Security

09:30 AM
Deena Coffman
Deena Coffman
Commentary
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The Separation of Information Security & IT

The case for taking the information security function out from underneath the IT umbrella.

Many organizations have historically lumped together the information security ("InfoSec") and information technology ("IT") functions. Because anti-virus software, firewalls and proxies were primary tools used in securing the network -- and IT was responsible for adopting and implementing those measures -- InfoSec appeared to be subsumed under the broader IT umbrella. But their roles are different and distinct.

Think of IT as the architect of the house and security as the fire code. To be sure, IT fulfills an important role in securing digital information, but so do other departments, executives, and all employees and other network users. As a result of the threat convergence around IT systems, the InfoSec partnership with IT must accordingly be strong, but it's paramount that InfoSec contribute its unique blend of threat awareness, analytics, risk management, and privacy protection separately from IT if sufficiency, adequacy, and objectivity in securing the organization’s information assets are on balance with its cross-functional risk profile are the goals.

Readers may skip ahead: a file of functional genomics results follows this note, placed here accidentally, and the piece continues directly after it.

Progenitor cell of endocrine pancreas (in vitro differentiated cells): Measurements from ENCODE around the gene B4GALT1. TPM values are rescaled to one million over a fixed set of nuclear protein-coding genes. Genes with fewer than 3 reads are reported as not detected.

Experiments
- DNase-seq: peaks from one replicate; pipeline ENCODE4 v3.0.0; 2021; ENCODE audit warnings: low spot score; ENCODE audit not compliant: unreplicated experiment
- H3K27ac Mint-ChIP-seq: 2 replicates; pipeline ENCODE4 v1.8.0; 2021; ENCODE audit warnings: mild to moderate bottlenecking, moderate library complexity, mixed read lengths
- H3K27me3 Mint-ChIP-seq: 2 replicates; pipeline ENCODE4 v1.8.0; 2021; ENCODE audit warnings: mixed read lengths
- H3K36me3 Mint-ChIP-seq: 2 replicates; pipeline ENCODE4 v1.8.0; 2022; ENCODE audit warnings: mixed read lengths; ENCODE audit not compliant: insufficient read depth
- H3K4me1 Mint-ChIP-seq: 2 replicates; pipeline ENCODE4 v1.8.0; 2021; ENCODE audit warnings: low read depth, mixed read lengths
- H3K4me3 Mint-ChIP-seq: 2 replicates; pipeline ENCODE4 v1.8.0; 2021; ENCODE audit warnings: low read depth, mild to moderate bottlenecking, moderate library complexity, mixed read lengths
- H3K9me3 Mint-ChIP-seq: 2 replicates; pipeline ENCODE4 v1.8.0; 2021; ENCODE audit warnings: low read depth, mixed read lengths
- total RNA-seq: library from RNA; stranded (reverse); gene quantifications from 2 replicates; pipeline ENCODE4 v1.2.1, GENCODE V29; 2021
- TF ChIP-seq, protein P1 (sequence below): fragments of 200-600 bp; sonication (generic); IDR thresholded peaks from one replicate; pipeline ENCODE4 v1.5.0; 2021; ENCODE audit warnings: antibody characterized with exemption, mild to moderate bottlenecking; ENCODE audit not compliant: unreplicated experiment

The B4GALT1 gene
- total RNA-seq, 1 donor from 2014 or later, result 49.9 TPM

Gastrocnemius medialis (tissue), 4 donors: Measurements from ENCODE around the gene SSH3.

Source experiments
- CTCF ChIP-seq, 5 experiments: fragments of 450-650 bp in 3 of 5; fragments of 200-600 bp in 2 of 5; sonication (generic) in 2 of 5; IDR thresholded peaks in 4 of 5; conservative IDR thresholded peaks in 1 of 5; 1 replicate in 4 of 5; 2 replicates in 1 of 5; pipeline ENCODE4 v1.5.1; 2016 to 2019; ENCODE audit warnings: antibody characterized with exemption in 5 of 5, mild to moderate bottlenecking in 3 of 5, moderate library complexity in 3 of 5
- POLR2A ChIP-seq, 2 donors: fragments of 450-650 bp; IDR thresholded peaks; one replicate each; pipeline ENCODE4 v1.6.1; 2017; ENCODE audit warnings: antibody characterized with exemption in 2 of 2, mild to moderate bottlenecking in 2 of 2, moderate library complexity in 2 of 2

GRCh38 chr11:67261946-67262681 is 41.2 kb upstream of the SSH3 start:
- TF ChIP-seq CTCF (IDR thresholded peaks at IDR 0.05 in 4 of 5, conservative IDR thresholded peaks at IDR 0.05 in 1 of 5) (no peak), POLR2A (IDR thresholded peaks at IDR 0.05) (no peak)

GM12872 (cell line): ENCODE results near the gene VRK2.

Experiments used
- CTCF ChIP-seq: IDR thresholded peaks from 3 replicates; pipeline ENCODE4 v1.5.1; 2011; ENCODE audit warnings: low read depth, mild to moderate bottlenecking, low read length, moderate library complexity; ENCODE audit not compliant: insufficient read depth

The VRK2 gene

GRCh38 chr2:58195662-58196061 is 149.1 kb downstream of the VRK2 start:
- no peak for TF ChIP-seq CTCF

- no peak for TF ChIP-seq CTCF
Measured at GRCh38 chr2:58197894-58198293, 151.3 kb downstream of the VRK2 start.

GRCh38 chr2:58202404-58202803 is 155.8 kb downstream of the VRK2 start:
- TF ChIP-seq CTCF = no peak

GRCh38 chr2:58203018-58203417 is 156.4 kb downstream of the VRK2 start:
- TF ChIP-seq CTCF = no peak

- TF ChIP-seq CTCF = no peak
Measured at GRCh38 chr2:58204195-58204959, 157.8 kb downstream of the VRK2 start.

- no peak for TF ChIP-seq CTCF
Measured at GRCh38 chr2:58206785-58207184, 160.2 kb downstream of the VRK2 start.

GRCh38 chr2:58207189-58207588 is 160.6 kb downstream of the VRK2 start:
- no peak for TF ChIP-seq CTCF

New defenses for new threats
The risks financial institutions (FIs) face have multiplied in recent years. Cyber criminals have made rapid advances in establishing efficient marketplaces where data-stealing exploit kits can be bought and stolen data sold. Attackers have also refined their approach to social engineering with very authentic-looking phishing emails and corrupt but believable Web links. Add in the increased adoption of online banking, social media sites that facilitate sharing personal information, companies that gather wide swaths of sensitive data for marketing purposes (but then leave it unprotected), and mobile applications that support a large percentage of our communications and transactions, and you have a perfect storm of digital security risk.